Ok, I am not entirely sure what I mean by the title of this entry, though I do know that a) Fonduing Fathers is the title of Hyzy's new entry (yep, used same word twice in one sentence) in her series of mysteries featuring a White House chef named Olivia Paras. And, I know a second thing. This one builds on the prior book in the series insofar as the chef has a strng relationship with the president's son. I have to admit, while fondue briefly comes into the plot, I am not entirely sure why this is the book's title, and this despite the anxious-father-wants-son-to-be-interested-in-something-other-than-cooking aspect of the plot. (And that adjectival hyphenation may be the longest this blog every sees).
Let's see. Good aspects of this particular mystery: the need to have romantic tension does not unduly drive the plot. Also, the plot is not one of those where you feel like asking how these amateurs stumble upon so much crime in one locale. (Though the setting being DC and the White House provides some cover on this issue, unlike, say, Jessica Fletcher and Cabot Cove; if you have that small a population, how can you have so much murder?) Also, I do think Hyzy does a reasonable job of showing the relationship between our formidable chef and the son of the president; in fact, the son seems quite like a little kid as I imaginen him in such a world. What else? [SPOILER ALERT -- which, by the way, is one of the phrases some have wanted to toss from the language in 2013] I liked the way the book provides back story for the main character by investigating issues regardign her father's death, his dishonourable discharge from the military, and his burial in Arlington Cemetery. Of course, it was a tad obvious from this combination of things that he was somehow under cover at the time of his death, but the details were interesting to see develop across the span of the book.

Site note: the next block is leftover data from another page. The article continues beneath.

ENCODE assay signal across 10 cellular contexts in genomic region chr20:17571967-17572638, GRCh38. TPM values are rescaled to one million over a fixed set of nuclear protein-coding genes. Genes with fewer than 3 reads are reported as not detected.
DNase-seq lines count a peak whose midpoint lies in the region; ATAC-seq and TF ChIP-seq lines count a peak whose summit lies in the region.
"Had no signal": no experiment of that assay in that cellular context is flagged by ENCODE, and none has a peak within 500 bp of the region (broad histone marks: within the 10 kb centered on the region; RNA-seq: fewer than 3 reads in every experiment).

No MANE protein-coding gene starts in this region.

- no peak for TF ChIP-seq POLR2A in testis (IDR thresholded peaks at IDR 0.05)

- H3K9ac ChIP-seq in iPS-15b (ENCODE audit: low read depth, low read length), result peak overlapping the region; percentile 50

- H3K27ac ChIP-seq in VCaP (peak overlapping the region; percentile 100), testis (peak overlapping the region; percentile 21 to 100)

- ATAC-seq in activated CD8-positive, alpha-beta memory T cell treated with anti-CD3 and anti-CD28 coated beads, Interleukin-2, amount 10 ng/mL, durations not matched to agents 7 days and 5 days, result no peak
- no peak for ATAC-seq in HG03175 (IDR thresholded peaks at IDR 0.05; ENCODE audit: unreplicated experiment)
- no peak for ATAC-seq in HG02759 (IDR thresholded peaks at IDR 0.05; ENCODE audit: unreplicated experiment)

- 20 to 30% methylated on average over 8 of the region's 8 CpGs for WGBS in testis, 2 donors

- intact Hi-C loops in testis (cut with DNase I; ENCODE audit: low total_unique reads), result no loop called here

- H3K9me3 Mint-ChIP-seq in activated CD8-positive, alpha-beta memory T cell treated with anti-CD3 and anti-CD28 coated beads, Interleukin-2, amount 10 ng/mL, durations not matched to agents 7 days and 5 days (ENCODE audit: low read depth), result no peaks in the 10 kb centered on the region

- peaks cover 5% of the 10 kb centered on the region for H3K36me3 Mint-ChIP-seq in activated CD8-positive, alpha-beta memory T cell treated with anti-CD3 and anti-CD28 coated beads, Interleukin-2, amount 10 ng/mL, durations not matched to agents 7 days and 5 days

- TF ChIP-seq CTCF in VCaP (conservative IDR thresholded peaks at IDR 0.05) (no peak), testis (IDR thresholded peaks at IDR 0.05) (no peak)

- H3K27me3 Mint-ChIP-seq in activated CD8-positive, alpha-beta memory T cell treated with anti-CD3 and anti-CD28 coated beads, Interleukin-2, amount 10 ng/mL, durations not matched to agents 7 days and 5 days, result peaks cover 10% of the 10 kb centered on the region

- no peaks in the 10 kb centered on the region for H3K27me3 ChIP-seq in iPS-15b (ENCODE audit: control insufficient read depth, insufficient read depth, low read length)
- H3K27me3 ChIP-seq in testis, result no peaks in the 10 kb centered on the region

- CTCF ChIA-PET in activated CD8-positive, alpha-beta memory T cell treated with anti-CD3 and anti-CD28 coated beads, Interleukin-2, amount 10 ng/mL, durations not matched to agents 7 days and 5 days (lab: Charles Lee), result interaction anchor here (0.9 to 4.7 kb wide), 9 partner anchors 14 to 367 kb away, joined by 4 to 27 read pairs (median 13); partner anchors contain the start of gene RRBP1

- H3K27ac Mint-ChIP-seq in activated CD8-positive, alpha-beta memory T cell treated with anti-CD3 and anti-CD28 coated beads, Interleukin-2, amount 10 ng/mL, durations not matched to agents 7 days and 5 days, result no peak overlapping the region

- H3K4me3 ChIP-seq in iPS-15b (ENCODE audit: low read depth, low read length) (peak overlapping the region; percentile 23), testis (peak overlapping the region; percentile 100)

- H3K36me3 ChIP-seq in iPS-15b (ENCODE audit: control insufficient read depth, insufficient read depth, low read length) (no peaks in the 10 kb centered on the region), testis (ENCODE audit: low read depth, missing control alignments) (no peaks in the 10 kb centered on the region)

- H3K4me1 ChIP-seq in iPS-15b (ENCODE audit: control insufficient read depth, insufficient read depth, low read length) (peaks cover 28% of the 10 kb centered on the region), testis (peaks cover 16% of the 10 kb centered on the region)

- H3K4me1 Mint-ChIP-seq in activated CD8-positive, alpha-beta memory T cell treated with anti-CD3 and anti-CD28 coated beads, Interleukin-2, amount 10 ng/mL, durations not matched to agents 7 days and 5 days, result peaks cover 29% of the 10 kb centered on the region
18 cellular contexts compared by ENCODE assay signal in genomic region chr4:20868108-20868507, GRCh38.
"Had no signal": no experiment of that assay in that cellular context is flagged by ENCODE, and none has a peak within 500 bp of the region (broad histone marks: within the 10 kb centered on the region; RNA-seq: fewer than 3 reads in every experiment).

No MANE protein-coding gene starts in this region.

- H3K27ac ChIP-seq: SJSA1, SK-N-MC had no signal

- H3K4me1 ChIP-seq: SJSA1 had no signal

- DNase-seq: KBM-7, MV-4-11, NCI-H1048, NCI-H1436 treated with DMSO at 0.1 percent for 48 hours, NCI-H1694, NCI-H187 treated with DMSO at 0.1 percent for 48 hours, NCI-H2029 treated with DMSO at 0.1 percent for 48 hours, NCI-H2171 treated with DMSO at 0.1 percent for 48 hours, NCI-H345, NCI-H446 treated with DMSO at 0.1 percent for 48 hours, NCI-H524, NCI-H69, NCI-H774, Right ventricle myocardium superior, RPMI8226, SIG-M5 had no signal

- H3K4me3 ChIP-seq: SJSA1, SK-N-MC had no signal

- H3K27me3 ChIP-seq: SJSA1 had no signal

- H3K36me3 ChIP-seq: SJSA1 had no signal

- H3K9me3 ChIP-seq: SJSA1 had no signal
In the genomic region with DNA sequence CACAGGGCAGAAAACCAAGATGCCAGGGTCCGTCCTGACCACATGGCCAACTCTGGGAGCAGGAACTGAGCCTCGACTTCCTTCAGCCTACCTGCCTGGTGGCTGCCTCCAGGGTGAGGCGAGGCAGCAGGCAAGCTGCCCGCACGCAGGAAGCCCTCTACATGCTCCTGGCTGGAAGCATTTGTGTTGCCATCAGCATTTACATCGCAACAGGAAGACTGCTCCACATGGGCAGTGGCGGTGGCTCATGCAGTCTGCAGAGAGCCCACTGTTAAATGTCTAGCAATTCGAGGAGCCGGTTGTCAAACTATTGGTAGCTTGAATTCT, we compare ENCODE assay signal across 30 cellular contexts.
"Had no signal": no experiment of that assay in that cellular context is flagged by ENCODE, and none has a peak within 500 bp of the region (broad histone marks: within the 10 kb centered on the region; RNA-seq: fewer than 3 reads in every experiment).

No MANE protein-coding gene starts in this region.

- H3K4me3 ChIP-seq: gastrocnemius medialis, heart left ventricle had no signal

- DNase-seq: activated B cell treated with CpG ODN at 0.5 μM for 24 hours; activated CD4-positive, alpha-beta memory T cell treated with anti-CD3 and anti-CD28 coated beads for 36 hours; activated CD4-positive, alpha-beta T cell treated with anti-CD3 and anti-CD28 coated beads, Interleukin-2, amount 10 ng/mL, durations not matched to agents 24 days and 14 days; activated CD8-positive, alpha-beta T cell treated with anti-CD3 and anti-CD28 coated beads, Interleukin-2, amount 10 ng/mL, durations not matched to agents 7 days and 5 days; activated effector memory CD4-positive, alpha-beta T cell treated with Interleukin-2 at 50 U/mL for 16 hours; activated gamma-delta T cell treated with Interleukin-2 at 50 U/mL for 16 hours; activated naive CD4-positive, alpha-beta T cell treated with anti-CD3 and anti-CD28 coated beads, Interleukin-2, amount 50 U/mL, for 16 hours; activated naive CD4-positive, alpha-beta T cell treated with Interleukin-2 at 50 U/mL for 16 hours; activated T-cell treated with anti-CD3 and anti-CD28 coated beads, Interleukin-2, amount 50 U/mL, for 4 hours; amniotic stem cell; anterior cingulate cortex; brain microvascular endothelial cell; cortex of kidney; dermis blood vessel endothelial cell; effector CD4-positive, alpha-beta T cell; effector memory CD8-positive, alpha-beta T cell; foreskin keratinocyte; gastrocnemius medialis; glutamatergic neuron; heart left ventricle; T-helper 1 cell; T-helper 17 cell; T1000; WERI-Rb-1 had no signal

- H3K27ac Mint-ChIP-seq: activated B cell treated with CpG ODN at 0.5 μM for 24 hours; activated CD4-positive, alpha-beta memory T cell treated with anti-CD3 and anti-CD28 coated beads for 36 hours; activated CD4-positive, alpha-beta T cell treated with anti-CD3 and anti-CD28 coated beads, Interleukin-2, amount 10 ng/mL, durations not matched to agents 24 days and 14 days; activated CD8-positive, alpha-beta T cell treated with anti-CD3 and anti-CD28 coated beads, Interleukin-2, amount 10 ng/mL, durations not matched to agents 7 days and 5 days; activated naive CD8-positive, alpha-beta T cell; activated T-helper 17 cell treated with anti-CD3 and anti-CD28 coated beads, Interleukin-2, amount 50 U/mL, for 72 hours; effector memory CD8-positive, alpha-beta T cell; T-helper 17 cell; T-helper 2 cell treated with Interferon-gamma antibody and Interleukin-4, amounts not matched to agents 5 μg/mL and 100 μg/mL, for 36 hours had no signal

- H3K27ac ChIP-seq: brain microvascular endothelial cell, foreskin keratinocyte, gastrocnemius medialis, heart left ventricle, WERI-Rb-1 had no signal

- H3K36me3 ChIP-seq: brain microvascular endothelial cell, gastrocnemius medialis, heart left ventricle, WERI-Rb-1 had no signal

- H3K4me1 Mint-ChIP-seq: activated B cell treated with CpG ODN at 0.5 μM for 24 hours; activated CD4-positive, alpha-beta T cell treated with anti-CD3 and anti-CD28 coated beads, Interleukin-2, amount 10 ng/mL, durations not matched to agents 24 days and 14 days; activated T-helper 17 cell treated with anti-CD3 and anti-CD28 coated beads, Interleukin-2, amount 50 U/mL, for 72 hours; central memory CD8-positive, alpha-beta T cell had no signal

There are a few (??!?!?!) moments that stretch credibility -- though what is the point of mysteries other than allowing us to suspend our disbelief? I admit, though, I am not convinced [GIGANTIC SPOILER ALERT] that [OK TRYING TO CONTROL MYSELF SO WILL BE VAGUE] that Olivia will be able to keep the promise she makes toward the end of the book. Really?
Ok, nitpicking. I truly enjoyed this as always with Hyzy's books. One thing I did like is that there is a lot of development of Olivia's relationships with some of her professional peers -- making obvious that one need not like everyone in order to work well with them, on the one hand, and in a truly "we are in a novel way" ensuring that the truly irritating do not rise to the top. And, I think there is a tiny little endge here of politics (hence this is also characterized as sublimation nation) insofar as the bad guys are pretty darn bad.
This is her sixth of this series. I wonder where she will go next? Will Olivia get married? (Hmmm.) Will she go on a cruise? Will she make fois gras?